Calibration occurs just before the final assembly of the gauge to the protective case and lens. The assembly consisting of the socket, tube, and movement is connected to a pressure source with a known "master" gauge. A "master" gauge is simply a high accuracy gauge of known calibration. Adjustments are made in the assembly until the new gauge reflects the same pressure readings as the master. Accuracy requirements of 2 percent difference are common, but some may be 1 percent, .5 percent, or even .25 percent. Selection of the accuracy range is solely dependant upon how important the information desired is in relationship to the control and safety of the process. Most manufacturers use a graduated dial featuring a 270 degree sweep from zero to full range. These dials can be from less than I inch (2.5 centimeters) to 3 feet (.9 meter) in diameter, with the largest typically used for extreme accuracy. By increasing the dial diameter, the circumference around the graduation line is made longer, allowing for many finely divided markings. These large gauges are usually very fragile and used for master purposes only. Masters themselves are inspected for accuracy periodically using dead weight testers, a very accurate hydraulic apparatus that is traceable to the National Bureau of Standards in the United States.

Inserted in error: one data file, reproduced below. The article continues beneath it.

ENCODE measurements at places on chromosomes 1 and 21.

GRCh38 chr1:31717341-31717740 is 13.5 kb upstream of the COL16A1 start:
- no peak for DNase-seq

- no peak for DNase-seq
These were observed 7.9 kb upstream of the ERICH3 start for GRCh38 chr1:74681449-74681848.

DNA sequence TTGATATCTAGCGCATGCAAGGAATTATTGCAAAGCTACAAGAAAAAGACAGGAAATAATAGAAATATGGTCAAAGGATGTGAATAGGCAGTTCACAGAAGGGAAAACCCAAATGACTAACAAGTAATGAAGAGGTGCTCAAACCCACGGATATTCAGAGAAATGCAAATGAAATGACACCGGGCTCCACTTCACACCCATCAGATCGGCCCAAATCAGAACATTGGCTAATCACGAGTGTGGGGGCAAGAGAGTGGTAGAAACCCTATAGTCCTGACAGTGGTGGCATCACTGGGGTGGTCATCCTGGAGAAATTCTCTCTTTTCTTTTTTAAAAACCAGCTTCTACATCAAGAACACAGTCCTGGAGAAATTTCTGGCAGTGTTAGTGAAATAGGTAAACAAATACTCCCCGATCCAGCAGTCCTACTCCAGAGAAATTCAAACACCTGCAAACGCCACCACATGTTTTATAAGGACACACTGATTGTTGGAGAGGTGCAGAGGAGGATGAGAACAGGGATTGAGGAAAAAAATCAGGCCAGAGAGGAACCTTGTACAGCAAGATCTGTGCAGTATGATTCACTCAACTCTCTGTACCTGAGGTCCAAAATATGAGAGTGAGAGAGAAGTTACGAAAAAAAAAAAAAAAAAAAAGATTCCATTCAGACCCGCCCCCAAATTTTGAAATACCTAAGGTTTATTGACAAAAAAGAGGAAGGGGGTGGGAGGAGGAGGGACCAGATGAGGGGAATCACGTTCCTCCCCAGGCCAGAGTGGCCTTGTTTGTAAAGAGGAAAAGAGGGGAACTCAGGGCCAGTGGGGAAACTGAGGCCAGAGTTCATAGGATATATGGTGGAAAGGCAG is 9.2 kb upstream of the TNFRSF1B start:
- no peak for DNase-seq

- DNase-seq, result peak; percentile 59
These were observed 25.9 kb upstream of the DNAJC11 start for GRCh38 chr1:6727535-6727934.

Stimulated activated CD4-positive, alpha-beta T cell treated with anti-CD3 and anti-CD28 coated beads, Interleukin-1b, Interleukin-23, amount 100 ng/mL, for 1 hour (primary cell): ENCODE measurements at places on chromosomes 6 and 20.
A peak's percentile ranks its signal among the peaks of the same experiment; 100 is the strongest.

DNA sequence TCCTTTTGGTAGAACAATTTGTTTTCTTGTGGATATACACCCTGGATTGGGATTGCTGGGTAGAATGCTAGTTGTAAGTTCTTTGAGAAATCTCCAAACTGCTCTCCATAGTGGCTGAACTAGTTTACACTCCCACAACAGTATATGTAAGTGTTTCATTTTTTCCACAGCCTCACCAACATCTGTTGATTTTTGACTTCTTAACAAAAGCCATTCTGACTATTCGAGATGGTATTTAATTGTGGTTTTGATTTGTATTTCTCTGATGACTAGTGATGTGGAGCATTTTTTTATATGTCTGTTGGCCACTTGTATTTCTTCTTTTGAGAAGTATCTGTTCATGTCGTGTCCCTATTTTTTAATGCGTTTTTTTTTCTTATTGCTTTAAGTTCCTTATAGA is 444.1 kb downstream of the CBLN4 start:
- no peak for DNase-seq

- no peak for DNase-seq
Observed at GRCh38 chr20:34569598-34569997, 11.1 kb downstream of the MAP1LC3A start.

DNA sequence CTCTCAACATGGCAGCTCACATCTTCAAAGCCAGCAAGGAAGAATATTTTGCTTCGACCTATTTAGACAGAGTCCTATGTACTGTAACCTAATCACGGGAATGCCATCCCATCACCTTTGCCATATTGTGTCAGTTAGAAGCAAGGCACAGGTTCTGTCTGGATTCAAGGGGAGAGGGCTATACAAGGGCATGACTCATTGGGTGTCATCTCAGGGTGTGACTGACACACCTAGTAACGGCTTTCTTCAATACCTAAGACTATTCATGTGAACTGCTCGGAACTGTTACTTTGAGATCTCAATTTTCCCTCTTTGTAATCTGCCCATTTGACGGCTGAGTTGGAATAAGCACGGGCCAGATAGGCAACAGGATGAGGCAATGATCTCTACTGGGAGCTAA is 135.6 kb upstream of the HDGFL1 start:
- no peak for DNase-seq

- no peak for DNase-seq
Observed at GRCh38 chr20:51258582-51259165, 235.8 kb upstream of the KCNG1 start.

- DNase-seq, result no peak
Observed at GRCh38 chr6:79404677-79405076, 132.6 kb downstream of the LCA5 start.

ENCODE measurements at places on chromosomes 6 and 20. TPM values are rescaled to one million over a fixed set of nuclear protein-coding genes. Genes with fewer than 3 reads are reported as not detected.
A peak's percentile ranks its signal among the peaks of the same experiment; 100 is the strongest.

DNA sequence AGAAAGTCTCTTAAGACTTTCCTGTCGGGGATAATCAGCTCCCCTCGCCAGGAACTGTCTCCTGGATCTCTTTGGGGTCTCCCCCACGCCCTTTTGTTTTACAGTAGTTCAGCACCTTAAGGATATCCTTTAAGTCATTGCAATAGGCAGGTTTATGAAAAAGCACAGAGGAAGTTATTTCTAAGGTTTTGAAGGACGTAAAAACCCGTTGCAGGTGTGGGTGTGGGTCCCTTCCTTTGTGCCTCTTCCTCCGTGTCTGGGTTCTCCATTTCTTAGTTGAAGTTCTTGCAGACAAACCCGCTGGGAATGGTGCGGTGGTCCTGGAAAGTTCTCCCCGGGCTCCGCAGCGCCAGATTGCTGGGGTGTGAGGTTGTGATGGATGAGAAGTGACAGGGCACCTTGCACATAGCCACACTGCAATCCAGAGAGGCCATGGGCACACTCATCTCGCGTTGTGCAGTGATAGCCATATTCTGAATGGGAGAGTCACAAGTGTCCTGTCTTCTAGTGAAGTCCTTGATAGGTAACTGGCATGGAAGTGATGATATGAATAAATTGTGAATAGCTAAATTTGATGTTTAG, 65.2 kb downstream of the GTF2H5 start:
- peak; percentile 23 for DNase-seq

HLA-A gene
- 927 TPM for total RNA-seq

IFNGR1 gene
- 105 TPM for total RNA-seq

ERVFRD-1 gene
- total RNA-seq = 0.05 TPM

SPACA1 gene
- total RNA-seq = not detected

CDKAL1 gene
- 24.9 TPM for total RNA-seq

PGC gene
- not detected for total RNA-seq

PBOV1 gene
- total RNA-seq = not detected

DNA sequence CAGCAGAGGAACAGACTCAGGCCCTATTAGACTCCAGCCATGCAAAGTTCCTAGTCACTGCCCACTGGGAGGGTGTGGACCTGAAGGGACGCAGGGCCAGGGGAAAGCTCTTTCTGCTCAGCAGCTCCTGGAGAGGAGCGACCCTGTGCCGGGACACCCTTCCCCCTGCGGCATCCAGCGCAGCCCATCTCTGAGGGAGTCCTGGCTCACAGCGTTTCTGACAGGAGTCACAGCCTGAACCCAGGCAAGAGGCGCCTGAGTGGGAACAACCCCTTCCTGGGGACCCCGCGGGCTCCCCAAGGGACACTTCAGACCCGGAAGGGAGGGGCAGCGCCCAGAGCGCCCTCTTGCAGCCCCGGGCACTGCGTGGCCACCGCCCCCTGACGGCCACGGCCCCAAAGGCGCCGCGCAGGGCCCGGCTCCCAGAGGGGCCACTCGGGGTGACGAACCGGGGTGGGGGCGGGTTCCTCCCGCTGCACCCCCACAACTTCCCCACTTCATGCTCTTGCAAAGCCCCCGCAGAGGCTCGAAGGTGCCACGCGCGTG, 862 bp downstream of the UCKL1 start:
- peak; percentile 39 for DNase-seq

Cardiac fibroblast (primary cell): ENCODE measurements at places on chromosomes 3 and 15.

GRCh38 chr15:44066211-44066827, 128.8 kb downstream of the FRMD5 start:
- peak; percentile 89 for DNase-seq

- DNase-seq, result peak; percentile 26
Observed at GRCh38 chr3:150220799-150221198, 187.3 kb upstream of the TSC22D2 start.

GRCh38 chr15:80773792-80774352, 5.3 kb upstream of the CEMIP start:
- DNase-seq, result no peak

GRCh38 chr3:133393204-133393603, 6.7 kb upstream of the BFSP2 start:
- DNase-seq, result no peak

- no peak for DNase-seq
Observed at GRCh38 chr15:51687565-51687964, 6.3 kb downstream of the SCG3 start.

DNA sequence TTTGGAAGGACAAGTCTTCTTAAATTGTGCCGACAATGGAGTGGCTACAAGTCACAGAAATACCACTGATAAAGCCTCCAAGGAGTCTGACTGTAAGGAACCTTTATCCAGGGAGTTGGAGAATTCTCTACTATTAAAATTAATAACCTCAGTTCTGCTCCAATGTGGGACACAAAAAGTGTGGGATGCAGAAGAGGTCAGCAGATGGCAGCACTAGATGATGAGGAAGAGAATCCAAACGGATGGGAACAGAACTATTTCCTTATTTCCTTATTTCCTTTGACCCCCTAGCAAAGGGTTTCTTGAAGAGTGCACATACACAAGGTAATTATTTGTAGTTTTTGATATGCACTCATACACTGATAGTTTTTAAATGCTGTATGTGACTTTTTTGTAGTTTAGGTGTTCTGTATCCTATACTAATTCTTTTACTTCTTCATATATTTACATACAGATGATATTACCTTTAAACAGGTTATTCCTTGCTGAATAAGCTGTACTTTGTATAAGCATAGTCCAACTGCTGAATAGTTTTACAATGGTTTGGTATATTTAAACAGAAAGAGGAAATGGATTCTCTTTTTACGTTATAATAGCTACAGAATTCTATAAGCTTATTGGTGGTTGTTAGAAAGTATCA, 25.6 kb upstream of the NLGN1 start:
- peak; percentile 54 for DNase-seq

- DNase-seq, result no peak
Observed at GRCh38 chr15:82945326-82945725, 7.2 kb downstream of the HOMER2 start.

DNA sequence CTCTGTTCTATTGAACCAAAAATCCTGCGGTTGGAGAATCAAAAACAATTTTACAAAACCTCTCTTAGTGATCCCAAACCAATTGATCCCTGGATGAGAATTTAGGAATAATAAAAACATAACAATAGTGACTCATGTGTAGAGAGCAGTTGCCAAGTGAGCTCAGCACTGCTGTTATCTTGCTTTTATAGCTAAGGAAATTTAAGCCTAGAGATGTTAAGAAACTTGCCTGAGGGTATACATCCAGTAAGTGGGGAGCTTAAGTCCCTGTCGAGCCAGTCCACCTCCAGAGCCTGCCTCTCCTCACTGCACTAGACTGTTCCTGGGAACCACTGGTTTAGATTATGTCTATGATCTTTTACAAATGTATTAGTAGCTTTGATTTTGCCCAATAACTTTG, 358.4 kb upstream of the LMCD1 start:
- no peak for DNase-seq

It is interesting to note that when the gauge manufacturing business was in its infancy, the theoretical design of the pressure element was still developing. The Bourdon tube was made with very general design parameters, because each tube was pressure tested to determine what range of service it was suitable for. One did not know exactly what pressure range was going to result from the rolling and heat treating process, so these instruments were sorted at calibration for specific application. Today, with the development of computer modeling and many decades of experience, modern Bourdon tubes are precisely rolled to specific dimensions that require little, if any, calibration. Modern calibration can be performed by computers using electronically controlled mechanical adjusters to adjust the components. This unfortunately eliminates the image of the master craftsman sitting at the calibration bench, finely tuning a delicate, watch-like movement to extreme precision. Some instrument repair shops still perform this unique work, and these beautiful pressure gauges stand as equals to the clocks and timepieces created by master craftsmen years ago.

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